Halloween is coming to Oxford early this year as the Oxford Lieder Festival flies in with a fun-filled fortnight set around the theme of magic, myths and death. Tales of Beyond is designed to bewitch and enthrall with a cocktail of music conjuring up spells, ghosts, fairies, pixies, elves, trolls, monsters and other mythical beings.
This year’s stars include Roderick Williams, Kitty Whately, Christoph Prégardien, Daniel Norman, Elin Manahan Thomas, Louise Alder and many more, while renowned French baritone Stéphane Degout, German soprano Dorothea Roschmann and British soprano Carolyn Sampson make their festival debuts.
The festival also strays outside Oxford for the first time, with concerts in Wallingford and Witney.
It’s all part of founder Sholto Kynoch’s vision of pushing the boundaries of the festival to broaden its appeal.
“We’re aiming to find new approaches that could be really enticing to our own audience, but also try to bring in new people and have real diversity in the events,” he says. “So even if people hadn’t previously thought it’s for them, hopefully they’ll find that perhaps it is.”
Some real magic is promised for the Magical Mysteries concert on the first Monday evening, which explores elements of magic in songs by Mozart, Schubert and Loewe, among others.
Sholto is keeping tight-lipped about the exact nature of the real magic, but there will, he says, definitely be a “magical surprise” during the concert. You have been warned!
Elsewhere in the festival, there are plenty of other surprises of the enchanting and supernatural kind. The opening event, Trolls, Myths and Mountains, sets the tone for the festival with an exploration of Nordic gods, Nordic legends and magical landscapes and their influence on the music of Edward Grieg, including a performance of his only song cycle, ‘Haugtussa’.
The first evening concert continues the Nordic theme with Grieg’s first Peer Gyntsuite – which includes the famous ‘In the Hall of the Mountain King’ and ‘Solveig’s Song’ – as well as other songs from Peer Gynt and music by Schubert and Sibelius.
The concert marks the festival debut of the BBC National Orchestra of Wales – and is, in fact, the first time any full symphony orchestra has featured in the festival.
“I’m really chuffed to have that,” Sholto says. “I hope that will be a really thrilling way to begin, and hope we’ll have a packed Town Hall for our opening night.”
Other highlights with magical or ghostly themes include Songs and Dances of Death, which includes Mussorgksy’s song cycle of the same name, as well as Schubert’s Death and the Maiden, Saint-Saens’ Danse macabreand more; The Dopplenganger, a programme of haunting music by Schubert, Mendelssohn and others; Things That Go Bump in the Night, an exploration of Hugo Wolf songs featuring elves, sprites, ghosts and other sinister beings; Fairy Tales, From Stanford to Sondheimand a performance of Beethoven’s The Ghost Trio.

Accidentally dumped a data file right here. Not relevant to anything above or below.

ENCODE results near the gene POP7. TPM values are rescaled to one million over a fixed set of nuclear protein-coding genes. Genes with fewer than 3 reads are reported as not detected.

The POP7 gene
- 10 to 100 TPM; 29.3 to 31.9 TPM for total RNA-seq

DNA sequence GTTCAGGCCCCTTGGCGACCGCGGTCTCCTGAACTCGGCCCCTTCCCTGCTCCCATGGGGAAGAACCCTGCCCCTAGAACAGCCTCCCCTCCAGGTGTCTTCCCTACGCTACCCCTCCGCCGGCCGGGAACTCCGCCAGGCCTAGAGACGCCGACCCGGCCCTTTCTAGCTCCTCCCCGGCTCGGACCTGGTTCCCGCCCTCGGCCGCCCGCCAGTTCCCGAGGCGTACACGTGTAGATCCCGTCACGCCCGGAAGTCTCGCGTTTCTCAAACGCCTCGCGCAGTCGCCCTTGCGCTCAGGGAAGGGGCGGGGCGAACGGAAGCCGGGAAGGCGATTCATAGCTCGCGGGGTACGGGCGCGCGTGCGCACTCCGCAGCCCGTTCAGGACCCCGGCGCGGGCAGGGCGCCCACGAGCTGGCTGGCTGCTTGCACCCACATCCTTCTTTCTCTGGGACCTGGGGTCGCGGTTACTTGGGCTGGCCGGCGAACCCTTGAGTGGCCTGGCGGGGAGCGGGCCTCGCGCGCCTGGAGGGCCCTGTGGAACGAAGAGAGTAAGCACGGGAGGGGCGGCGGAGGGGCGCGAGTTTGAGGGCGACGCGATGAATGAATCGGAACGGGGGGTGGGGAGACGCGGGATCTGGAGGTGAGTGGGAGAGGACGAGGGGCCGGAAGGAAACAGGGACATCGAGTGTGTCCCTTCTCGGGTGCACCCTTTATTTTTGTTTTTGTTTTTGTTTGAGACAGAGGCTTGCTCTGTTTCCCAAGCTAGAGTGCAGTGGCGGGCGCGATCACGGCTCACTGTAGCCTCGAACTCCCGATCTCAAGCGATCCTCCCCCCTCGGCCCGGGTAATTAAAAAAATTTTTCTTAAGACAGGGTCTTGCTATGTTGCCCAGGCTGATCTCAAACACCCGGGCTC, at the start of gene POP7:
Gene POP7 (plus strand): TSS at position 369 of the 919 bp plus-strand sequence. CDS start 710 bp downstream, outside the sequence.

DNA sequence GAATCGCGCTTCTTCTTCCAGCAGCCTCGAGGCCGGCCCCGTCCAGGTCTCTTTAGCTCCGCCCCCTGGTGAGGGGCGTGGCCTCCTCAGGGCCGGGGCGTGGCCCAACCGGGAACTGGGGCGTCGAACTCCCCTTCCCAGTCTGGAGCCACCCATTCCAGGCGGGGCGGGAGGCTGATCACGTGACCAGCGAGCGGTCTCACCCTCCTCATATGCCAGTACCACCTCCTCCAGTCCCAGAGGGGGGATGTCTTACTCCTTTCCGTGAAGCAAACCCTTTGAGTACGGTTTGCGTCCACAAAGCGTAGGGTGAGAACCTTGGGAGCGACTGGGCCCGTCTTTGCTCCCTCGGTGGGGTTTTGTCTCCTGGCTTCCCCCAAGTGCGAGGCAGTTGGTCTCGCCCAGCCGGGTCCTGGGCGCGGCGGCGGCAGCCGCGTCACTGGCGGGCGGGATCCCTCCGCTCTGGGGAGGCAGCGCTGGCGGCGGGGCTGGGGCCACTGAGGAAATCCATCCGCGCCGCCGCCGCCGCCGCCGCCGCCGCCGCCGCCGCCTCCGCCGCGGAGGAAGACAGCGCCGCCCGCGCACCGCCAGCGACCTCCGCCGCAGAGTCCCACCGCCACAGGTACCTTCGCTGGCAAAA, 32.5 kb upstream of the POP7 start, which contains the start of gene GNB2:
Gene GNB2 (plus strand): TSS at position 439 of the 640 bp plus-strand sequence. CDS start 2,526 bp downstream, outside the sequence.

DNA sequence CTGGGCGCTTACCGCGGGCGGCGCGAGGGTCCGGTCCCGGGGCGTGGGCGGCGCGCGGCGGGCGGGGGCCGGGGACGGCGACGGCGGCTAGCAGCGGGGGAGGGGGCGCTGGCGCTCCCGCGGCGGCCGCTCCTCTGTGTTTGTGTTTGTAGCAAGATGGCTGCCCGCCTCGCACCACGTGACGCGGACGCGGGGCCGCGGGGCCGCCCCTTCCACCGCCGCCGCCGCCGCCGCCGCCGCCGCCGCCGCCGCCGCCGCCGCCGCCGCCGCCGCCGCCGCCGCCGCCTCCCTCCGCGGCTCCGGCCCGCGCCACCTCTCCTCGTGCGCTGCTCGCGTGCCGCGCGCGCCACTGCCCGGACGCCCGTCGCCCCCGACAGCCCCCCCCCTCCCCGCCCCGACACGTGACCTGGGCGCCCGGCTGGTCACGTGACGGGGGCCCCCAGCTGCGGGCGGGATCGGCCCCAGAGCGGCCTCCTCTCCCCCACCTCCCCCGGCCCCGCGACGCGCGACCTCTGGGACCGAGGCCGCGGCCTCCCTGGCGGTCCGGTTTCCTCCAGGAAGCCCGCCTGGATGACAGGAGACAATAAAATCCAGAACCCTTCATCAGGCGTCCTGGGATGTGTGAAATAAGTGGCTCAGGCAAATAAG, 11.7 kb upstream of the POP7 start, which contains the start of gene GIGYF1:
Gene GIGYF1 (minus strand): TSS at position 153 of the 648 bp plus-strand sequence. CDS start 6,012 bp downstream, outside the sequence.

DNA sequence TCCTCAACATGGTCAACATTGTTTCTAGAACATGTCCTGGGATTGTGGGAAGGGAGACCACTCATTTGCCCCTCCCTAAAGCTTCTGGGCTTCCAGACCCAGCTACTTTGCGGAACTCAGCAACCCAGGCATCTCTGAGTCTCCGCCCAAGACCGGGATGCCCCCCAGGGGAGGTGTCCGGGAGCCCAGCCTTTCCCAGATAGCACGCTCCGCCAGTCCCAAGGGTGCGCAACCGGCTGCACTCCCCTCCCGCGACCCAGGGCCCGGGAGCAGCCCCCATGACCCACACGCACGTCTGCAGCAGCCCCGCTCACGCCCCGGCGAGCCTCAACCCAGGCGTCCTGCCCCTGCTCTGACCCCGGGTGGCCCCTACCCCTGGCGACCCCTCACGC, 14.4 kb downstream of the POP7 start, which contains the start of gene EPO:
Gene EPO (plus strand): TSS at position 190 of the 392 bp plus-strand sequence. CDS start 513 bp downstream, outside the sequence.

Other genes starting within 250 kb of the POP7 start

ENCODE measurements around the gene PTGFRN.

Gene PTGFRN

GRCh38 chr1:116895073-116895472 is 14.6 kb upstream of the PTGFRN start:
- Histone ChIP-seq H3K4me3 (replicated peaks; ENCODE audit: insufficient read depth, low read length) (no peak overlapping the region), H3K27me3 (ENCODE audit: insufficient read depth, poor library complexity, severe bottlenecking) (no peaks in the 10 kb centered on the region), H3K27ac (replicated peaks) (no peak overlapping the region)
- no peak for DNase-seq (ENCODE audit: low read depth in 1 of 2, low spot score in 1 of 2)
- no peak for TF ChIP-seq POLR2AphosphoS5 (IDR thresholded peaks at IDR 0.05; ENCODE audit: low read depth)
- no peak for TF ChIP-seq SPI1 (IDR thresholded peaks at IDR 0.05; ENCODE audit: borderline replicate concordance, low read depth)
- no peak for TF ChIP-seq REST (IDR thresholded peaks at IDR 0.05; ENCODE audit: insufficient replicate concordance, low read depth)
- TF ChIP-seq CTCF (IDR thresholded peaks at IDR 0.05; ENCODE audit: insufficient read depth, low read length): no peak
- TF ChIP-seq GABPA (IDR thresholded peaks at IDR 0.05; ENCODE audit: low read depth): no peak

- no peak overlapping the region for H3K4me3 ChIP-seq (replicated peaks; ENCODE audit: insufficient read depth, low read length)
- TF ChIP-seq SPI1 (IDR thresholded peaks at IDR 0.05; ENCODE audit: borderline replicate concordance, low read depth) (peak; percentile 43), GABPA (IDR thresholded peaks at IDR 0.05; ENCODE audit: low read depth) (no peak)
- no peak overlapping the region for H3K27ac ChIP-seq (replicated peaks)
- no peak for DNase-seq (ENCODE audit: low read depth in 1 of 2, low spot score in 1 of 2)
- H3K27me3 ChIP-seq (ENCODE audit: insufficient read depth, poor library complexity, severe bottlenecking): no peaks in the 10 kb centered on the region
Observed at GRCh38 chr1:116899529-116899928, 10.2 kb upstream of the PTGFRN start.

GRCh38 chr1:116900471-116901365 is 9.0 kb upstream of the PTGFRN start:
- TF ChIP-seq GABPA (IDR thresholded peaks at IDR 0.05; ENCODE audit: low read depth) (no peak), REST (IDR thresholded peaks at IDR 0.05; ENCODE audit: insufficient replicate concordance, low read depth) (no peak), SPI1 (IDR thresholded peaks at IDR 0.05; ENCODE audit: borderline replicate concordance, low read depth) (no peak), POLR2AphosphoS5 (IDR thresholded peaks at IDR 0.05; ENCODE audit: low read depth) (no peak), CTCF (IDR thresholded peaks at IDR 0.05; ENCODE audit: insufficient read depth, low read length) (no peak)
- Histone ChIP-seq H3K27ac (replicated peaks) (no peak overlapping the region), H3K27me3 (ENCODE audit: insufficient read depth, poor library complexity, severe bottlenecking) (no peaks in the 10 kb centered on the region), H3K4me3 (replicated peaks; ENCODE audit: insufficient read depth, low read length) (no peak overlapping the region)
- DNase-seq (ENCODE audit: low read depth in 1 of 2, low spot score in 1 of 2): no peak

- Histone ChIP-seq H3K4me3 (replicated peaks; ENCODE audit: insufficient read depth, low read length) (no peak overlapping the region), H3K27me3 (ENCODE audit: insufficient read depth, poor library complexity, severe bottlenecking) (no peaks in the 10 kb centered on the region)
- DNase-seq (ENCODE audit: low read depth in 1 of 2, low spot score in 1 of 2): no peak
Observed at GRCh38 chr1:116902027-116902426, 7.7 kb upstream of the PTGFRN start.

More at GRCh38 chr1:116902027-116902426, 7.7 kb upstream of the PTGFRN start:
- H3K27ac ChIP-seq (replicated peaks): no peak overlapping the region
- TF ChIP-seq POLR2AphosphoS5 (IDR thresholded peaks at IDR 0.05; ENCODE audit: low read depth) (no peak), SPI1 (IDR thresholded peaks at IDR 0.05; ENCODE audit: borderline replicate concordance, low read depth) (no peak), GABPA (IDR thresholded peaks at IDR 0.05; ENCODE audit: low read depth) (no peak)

Interspersed between these are study days exploring various themes around magic, myths and legends, a magical mystery tour of Pitt Rivers Museum, a guided tour around Holywell Cemetery, Bill Spectre’s famous Oxford ghost trail and family events.
But it’s not all about magic and ghosts. The opening weekend is devoted largely to study days that pay tribute to two remarkable and often overlooked composers, Carl Loewe and Clara Schumann.
The Carl Loewe study day on the Saturday marks the 150thanniversary of the composer’s death, while Sunday’s focus on Clara Schumann celebrates the bicentenary of her birth.
Of the two, Loewe is perhaps less well known.
“People talk about underrated composers and hidden gems and all these kind of clichés, but Loewe really is an underrated composer,” Sholto says. “He wrote around 500 songs, and some of them are really magical. His text settings are absolutely up there with the best of them, so there are some really exciting ballads and storytelling that all fits very nicely with our overall theme.”
The second week also strays from the magic theme. A highlight is Roderick Williams’ festival residency, which sees him performing Schubert’s best-loved song cycles – Die schöne Müllerin, Winterreise and Schwanengesang– in English translations, as well as giving a masterclass and a talk. The latter, in conversation with Philip Bullock, takes place over coffee and pastries in the Ashmolean’s rooftop restaurant.
There’s more action at the Ashmolean in A Night at the Museum, which features songs of classical mythology performed in the museum’s Randolph Sculpture Gallery.
The Young Artist Platform continues to be an important strand of the festival, and Sholto is delighted that all six of the 2019 finalists feature in this year’s programme.
“I think all of the finalists are doing something in the festival,” he says. “Some are doing a family concert, some are illustrating study events, and the two winners have showcase recitals.
“It’s great to have them because they’re all of a caliber that they should be doing stuff for us. We’ve got some of our past winners coming back as well, which is great.”
The Oxford Lieder Festival runs from 11-26 October; visit oxfordlieder.co.uk for full details and booking.